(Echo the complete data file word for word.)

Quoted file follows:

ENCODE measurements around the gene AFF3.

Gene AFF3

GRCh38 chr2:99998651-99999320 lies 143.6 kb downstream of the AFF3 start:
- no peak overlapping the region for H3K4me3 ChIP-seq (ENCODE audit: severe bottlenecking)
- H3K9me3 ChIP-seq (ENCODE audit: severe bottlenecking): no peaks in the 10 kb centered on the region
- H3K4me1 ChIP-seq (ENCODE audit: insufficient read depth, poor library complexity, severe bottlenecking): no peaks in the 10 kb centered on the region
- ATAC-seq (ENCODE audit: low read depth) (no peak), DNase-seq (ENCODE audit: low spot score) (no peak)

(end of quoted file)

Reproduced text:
ENCODE measurements around the gene AFF3.

Gene AFF3

GRCh38 chr2:99998651-99999320 lies 143.6 kb downstream of the AFF3 start:
- no peak overlapping the region for H3K4me3 ChIP-seq (ENCODE audit: severe bottlenecking)
- H3K9me3 ChIP-seq (ENCODE audit: severe bottlenecking): no peaks in the 10 kb centered on the region
- H3K4me1 ChIP-seq (ENCODE audit: insufficient read depth, poor library complexity, severe bottlenecking): no peaks in the 10 kb centered on the region
- ATAC-seq (ENCODE audit: low read depth) (no peak), DNase-seq (ENCODE audit: low spot score) (no peak)